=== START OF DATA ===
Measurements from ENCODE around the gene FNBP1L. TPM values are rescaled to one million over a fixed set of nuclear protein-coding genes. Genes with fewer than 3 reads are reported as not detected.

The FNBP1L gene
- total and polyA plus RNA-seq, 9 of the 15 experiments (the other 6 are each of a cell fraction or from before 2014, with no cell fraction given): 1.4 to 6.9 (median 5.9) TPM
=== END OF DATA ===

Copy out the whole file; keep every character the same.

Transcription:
Measurements from ENCODE around the gene FNBP1L. TPM values are rescaled to one million over a fixed set of nuclear protein-coding genes. Genes with fewer than 3 reads are reported as not detected.

The FNBP1L gene
- total and polyA plus RNA-seq, 9 of the 15 experiments (the other 6 are each of a cell fraction or from before 2014, with no cell fraction given): 1.4 to 6.9 (median 5.9) TPM